Our MGH Family
The MGH family is comprised of more than just six staff members and a barn full of horses. For classes to be fully maintained and have the adequate number of leaders, side walkers and sighted guides for our students, MGH requires a full team of volunteers. Being a volunteer for MGH is rewarding in so many ways. Not only do they develop their teamwork skills, creativity, and problem solving, but they also learn about sensitivity awareness and are able to adapt to work with the wide range of students MGH hosts.
Volunteers perform various jobs while at the arena and are fully trained in all areas. One such job is side walking. In an equine-assisted therapy class, the side walkers aid the instructor in the physical manipulation and support of the participant. This can be a very “hands on” job. In a therapeutic riding lesson, depending on the level of independence of the rider, the side walker may provide some physical as well as emotional and motivational support. In some cases, the side walker is acting as a sighted guide for students who are blind or who have low vision. The ultimate goal of a good side walker is to encourage the participant to stretch, grow, and develop to their fullest potential while helping to provide a safe environment. Side walkers work side-by-side with the instructor, never leaving the student’s side without direction from the instructor.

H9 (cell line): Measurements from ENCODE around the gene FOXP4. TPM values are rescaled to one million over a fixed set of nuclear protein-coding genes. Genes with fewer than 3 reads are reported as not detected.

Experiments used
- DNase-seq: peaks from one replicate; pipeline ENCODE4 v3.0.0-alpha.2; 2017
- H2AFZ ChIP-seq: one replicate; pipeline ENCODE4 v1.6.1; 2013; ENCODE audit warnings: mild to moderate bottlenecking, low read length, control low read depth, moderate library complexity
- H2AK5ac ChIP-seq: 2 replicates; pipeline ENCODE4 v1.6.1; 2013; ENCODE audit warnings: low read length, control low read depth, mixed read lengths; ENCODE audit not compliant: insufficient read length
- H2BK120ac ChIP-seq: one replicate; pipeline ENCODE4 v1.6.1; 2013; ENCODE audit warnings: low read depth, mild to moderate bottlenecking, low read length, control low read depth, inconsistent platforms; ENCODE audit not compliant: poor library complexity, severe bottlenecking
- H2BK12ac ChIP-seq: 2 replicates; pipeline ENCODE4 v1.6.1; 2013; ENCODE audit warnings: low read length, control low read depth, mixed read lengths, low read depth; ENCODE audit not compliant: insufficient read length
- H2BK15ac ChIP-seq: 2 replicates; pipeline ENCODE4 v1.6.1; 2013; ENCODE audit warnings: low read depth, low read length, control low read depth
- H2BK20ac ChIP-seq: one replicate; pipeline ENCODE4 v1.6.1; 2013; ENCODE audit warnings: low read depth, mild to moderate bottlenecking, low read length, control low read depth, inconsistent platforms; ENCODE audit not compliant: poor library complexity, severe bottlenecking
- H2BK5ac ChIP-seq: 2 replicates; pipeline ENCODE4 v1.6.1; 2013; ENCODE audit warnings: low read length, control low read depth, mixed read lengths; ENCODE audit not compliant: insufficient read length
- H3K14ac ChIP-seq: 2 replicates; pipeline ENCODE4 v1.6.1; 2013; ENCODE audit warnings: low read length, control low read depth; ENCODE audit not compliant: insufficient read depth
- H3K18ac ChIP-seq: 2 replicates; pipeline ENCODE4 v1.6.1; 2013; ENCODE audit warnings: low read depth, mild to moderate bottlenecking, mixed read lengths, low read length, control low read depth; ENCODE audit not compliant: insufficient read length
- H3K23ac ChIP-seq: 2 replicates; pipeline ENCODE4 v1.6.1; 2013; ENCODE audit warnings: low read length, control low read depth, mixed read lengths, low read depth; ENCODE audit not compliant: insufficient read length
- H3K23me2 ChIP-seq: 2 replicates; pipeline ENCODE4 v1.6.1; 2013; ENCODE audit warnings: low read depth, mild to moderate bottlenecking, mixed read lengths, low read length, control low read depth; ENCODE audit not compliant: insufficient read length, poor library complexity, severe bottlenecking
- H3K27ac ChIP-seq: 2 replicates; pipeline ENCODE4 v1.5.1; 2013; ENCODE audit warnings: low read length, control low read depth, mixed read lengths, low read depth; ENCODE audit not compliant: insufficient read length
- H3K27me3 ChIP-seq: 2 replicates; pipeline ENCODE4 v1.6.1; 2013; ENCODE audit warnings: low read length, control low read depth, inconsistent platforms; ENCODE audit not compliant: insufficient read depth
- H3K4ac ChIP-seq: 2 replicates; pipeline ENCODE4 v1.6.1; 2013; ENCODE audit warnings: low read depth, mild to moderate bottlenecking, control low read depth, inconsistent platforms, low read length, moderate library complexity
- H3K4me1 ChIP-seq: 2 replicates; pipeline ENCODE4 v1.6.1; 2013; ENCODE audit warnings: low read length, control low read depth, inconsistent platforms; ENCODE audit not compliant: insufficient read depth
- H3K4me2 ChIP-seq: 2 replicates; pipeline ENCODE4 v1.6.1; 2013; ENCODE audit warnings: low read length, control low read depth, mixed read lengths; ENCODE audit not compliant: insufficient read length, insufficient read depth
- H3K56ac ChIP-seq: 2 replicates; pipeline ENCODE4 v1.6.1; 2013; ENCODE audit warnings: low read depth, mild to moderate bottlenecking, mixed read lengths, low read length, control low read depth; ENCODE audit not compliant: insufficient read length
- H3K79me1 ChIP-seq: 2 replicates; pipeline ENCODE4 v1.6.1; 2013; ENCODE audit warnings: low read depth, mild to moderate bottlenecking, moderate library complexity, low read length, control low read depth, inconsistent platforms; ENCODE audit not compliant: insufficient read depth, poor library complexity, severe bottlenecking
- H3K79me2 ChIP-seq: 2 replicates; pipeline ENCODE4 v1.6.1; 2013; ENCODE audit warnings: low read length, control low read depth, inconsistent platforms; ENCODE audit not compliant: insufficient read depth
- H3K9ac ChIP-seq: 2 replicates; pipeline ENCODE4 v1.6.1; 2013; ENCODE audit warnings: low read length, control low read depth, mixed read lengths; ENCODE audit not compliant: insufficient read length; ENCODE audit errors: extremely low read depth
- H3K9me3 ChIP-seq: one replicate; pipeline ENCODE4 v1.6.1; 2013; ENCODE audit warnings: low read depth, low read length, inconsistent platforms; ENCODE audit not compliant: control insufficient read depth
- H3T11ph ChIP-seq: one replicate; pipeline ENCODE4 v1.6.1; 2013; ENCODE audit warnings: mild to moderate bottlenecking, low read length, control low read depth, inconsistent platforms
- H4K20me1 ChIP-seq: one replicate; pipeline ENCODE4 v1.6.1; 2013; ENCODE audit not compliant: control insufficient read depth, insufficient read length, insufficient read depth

Other jobs volunteers perform daily are horse prep and leading. Prior to each class, multiple horses must be fully groomed and tacked (saddle, sidepull, etc.) to be prepared for the upcoming lesson. This task takes time and attention to detail. After the horses are ready for class, the volunteers may be asked to lead the horse during the lesson. In most cases, the horse leader will remain connected and in control of the horse throughout the lesson. In some therapeutic riding lessons, depending on the skill of the student and direction of the instructor, the horse leader may disconnect and let the student control the horse independently. Connected or disconnected, the horse leader remains aware of the horse and is able to assist the student as needed.
When new volunteers first come to the arena, they go through in-depth training to cover all of the skills required of them. This allows anyone to become a volunteer, regardless if they have experience working with horses or children. Additionally, several events are hosted throughout the year to serve as “thank yous” for the volunteers such as the Welcome Back breakfast, a barn dance, a sock hop, and pot luck family meals to celebrate holidays like Thanksgiving and Christmas.
Lastly, our biggest event of the year is an annual trip to Special Olympics which is hosted at Troy University. This trip requires the assistance of many volunteers to work as horse caretakers and as student chaperones. Although it is difficult work, seeing the smiles of the students when they accept their ribbons is the biggest reward of all.
If you are interested in joining the volunteer family, please contact Katie Hickman at email@example.com or (256) 761-3364.